Naoko Tosa transforms the gallery space into a screening environment.
Her third exhibition at Ikkan Art International, Singapore runs from 10 January to 18 February 2017, and features a new series of video projections exploring the nature of materials and temporality.
Naoko Tosa, the artist who bridges ancient Japanese aesthetic traditions and contemporary technology, is no stranger to Singapore. Since 2011, her group and solo exhibitions have been a regular feature on the island – not to mention her presence on the art fair circuit, thanks to the efforts of Ikkan Art International. From 2013 to 2014, large scale projection mapping performances of her work have appeared on both the exterior of Ikkan’s gallery space (a warehouse district) and the Artscience Museum at Marina Bay Sands, giving her a public reach which suits an artist recently appointed an official cultural envoy of Japan.
For a trio of floor-to-ceiling projections, large enough to envelop the viewer, to be described as relatively modest suggests the scale of her public projection mapping performances. Next to those, in particular, “Genesis” suggests more of a closed bubble of introspection and perception. As the exhibition’s title suggests, Tosa takes as her subject here the moment of creation – the inception of an aesthetic event, which marks something of a shift from her previous interest in creative destruction.
The extent of such a shift could be argued in terms of the extent to which creation is destructive, and destruction creative, but a line of continuity which remains in no doubt is that of Tosa’s interest in Rinpa, a school of painting which traces its origins to 17th century Kyoto. Rinpa, which emphasises natural subjects, refinement and the use of gold leaf, was also a key influence on her last two solo exhibitions in Singapore, “Tosa Rimpa: The Places You will Never Visit” (2015), and “Space Flower” (2014). In keeping with the notion of creative destruction, both of these earlier exhibitions at Ikkan are marked by images of flowers being destroyed.
Another common thread in her imagery is a consistent sense of disbelief – an assumption that these looping videos could only have been generated by sophisticated software. It is a notion that the artist puts paid to, explaining:
…this work cannot be created using computer graphics, because the interaction among viscous fluid, Japanese color inks, and dry ice is too complex to be expressed by a numerical formula of fluid dynamics.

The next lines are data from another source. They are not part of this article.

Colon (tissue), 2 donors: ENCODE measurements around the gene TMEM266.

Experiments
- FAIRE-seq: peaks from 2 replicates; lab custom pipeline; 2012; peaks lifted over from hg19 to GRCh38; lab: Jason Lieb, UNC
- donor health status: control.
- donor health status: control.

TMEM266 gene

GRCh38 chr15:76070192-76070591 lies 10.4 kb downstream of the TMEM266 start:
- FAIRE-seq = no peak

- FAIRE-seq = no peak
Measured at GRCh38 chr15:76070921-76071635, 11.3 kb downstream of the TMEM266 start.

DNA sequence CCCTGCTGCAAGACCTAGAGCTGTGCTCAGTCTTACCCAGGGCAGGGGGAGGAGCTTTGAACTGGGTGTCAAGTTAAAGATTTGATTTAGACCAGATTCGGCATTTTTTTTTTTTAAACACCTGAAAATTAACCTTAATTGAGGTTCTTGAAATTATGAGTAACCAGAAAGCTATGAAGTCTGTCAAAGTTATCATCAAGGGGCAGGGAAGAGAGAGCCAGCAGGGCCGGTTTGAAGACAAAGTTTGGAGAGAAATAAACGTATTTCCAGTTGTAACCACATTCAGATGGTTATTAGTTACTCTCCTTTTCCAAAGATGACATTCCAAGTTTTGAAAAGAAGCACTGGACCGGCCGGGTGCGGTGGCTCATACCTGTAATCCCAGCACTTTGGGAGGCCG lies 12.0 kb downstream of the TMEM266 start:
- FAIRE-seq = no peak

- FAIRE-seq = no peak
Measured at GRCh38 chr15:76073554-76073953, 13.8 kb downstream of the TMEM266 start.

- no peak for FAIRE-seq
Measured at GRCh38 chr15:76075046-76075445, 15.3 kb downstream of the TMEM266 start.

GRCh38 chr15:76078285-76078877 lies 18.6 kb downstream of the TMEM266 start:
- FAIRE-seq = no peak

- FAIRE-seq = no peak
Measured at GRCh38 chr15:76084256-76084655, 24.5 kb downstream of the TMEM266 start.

In other words, Tosa’s works subvert the all-too-common bias that complex imagery is the preserve of the digital. It is not unlike advocates of practical effects in cinema, suggesting that the material world still has a few tricks up its sleeve that the digital has yet to surmount.
As Tosa’s earlier remark indicates, the works in “Genesis” are produced through little more than the interaction of various fluids, inks and dry ice – the secret sauce, if you will, are video cameras which record at 2,000 frames per second. Such a high frame rate allows us to perceive details which would have escaped us – the acuity of the human eye, by comparison, has been estimated to be equivalent to anywhere from 40 to 300 frames per second, while movies play back at a sluggardly 24 frames per second. This vast expansion of time yields physical and visual arrangement that seems contrary to our common-sense intuition of physical laws, much as English photographer Eadweard Muybridge’s 19th century photographic studies of horses in motion upended centuries of painterly convention.
It is not simply through a single, different scale of time with which Tosa subverts our expectations – multiple speeds seem present in each of the videos, not to mention some amount of play in orientation: if you observe gas bubbling downwards, there may be a moment in which the easy identification of substance and process is thwarted, allowing for a sort of perceptual dislocation. There is, in other words, that you are seeing more than just suspended pigments interacting with bubbles of gas. And while the main display seems large enough to fall into, a synchronous display on smaller screens is also present in the space, doubling the work at a more intimate scale.
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